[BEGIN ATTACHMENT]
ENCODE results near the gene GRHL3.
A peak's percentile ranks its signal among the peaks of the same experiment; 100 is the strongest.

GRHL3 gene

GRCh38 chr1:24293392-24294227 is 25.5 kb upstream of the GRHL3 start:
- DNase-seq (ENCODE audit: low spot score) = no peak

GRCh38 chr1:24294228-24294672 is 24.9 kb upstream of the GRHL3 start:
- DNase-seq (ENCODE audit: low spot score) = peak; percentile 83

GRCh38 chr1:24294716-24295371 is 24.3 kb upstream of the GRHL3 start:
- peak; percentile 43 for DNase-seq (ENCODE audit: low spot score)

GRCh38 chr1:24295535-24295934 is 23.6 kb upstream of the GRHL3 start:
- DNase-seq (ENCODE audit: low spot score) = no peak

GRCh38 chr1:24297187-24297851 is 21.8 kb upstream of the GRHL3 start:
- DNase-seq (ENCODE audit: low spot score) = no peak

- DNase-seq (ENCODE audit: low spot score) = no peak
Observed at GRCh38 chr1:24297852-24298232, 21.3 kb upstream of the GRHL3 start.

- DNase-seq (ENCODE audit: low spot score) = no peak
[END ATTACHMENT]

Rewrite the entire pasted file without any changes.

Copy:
ENCODE results near the gene GRHL3.
A peak's percentile ranks its signal among the peaks of the same experiment; 100 is the strongest.

GRHL3 gene

GRCh38 chr1:24293392-24294227 is 25.5 kb upstream of the GRHL3 start:
- DNase-seq (ENCODE audit: low spot score) = no peak

GRCh38 chr1:24294228-24294672 is 24.9 kb upstream of the GRHL3 start:
- DNase-seq (ENCODE audit: low spot score) = peak; percentile 83

GRCh38 chr1:24294716-24295371 is 24.3 kb upstream of the GRHL3 start:
- peak; percentile 43 for DNase-seq (ENCODE audit: low spot score)

GRCh38 chr1:24295535-24295934 is 23.6 kb upstream of the GRHL3 start:
- DNase-seq (ENCODE audit: low spot score) = no peak

GRCh38 chr1:24297187-24297851 is 21.8 kb upstream of the GRHL3 start:
- DNase-seq (ENCODE audit: low spot score) = no peak

- DNase-seq (ENCODE audit: low spot score) = no peak
Observed at GRCh38 chr1:24297852-24298232, 21.3 kb upstream of the GRHL3 start.

- DNase-seq (ENCODE audit: low spot score) = no peak